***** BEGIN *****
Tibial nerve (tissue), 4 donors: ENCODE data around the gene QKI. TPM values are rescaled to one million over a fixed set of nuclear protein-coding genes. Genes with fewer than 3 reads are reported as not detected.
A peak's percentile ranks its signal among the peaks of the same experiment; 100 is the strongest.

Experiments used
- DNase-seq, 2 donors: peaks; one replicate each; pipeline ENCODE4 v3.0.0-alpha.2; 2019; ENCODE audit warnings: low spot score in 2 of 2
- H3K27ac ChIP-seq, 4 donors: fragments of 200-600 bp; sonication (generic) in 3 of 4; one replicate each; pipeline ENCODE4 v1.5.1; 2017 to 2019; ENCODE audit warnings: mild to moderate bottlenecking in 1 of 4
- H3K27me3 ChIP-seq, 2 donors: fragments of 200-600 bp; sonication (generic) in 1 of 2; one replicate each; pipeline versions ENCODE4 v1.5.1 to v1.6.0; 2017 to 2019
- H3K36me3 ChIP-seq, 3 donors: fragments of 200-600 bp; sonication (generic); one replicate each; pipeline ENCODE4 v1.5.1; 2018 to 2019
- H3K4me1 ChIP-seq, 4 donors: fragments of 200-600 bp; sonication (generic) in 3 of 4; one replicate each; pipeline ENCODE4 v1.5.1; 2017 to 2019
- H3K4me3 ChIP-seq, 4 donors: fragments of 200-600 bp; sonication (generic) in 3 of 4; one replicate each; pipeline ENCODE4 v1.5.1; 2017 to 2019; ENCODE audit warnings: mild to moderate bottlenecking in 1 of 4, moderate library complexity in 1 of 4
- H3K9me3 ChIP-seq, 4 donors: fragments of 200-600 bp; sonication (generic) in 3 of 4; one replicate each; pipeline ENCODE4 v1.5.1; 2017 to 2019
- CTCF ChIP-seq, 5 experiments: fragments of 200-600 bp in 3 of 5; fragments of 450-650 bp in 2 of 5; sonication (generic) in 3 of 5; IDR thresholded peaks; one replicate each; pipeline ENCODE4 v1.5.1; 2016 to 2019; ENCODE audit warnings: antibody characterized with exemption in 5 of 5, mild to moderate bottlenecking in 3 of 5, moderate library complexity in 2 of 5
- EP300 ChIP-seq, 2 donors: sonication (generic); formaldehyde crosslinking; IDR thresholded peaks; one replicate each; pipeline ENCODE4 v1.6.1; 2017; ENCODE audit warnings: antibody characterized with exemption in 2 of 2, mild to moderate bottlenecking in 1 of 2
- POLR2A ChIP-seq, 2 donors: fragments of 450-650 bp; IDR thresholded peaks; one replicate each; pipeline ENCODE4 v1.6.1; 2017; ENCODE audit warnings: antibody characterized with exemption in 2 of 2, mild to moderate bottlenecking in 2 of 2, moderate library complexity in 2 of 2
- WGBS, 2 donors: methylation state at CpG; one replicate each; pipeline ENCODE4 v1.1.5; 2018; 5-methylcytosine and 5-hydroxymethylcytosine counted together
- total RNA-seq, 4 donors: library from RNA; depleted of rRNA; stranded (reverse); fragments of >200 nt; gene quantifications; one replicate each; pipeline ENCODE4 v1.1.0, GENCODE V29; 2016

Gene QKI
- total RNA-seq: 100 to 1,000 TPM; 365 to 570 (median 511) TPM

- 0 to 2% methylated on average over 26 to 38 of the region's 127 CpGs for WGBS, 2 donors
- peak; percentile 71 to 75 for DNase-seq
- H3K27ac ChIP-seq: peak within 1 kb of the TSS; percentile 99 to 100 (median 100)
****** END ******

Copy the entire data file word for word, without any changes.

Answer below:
Tibial nerve (tissue), 4 donors: ENCODE data around the gene QKI. TPM values are rescaled to one million over a fixed set of nuclear protein-coding genes. Genes with fewer than 3 reads are reported as not detected.
A peak's percentile ranks its signal among the peaks of the same experiment; 100 is the strongest.

Experiments used
- DNase-seq, 2 donors: peaks; one replicate each; pipeline ENCODE4 v3.0.0-alpha.2; 2019; ENCODE audit warnings: low spot score in 2 of 2
- H3K27ac ChIP-seq, 4 donors: fragments of 200-600 bp; sonication (generic) in 3 of 4; one replicate each; pipeline ENCODE4 v1.5.1; 2017 to 2019; ENCODE audit warnings: mild to moderate bottlenecking in 1 of 4
- H3K27me3 ChIP-seq, 2 donors: fragments of 200-600 bp; sonication (generic) in 1 of 2; one replicate each; pipeline versions ENCODE4 v1.5.1 to v1.6.0; 2017 to 2019
- H3K36me3 ChIP-seq, 3 donors: fragments of 200-600 bp; sonication (generic); one replicate each; pipeline ENCODE4 v1.5.1; 2018 to 2019
- H3K4me1 ChIP-seq, 4 donors: fragments of 200-600 bp; sonication (generic) in 3 of 4; one replicate each; pipeline ENCODE4 v1.5.1; 2017 to 2019
- H3K4me3 ChIP-seq, 4 donors: fragments of 200-600 bp; sonication (generic) in 3 of 4; one replicate each; pipeline ENCODE4 v1.5.1; 2017 to 2019; ENCODE audit warnings: mild to moderate bottlenecking in 1 of 4, moderate library complexity in 1 of 4
- H3K9me3 ChIP-seq, 4 donors: fragments of 200-600 bp; sonication (generic) in 3 of 4; one replicate each; pipeline ENCODE4 v1.5.1; 2017 to 2019
- CTCF ChIP-seq, 5 experiments: fragments of 200-600 bp in 3 of 5; fragments of 450-650 bp in 2 of 5; sonication (generic) in 3 of 5; IDR thresholded peaks; one replicate each; pipeline ENCODE4 v1.5.1; 2016 to 2019; ENCODE audit warnings: antibody characterized with exemption in 5 of 5, mild to moderate bottlenecking in 3 of 5, moderate library complexity in 2 of 5
- EP300 ChIP-seq, 2 donors: sonication (generic); formaldehyde crosslinking; IDR thresholded peaks; one replicate each; pipeline ENCODE4 v1.6.1; 2017; ENCODE audit warnings: antibody characterized with exemption in 2 of 2, mild to moderate bottlenecking in 1 of 2
- POLR2A ChIP-seq, 2 donors: fragments of 450-650 bp; IDR thresholded peaks; one replicate each; pipeline ENCODE4 v1.6.1; 2017; ENCODE audit warnings: antibody characterized with exemption in 2 of 2, mild to moderate bottlenecking in 2 of 2, moderate library complexity in 2 of 2
- WGBS, 2 donors: methylation state at CpG; one replicate each; pipeline ENCODE4 v1.1.5; 2018; 5-methylcytosine and 5-hydroxymethylcytosine counted together
- total RNA-seq, 4 donors: library from RNA; depleted of rRNA; stranded (reverse); fragments of >200 nt; gene quantifications; one replicate each; pipeline ENCODE4 v1.1.0, GENCODE V29; 2016

Gene QKI
- total RNA-seq: 100 to 1,000 TPM; 365 to 570 (median 511) TPM

- 0 to 2% methylated on average over 26 to 38 of the region's 127 CpGs for WGBS, 2 donors
- peak; percentile 71 to 75 for DNase-seq
- H3K27ac ChIP-seq: peak within 1 kb of the TSS; percentile 99 to 100 (median 100)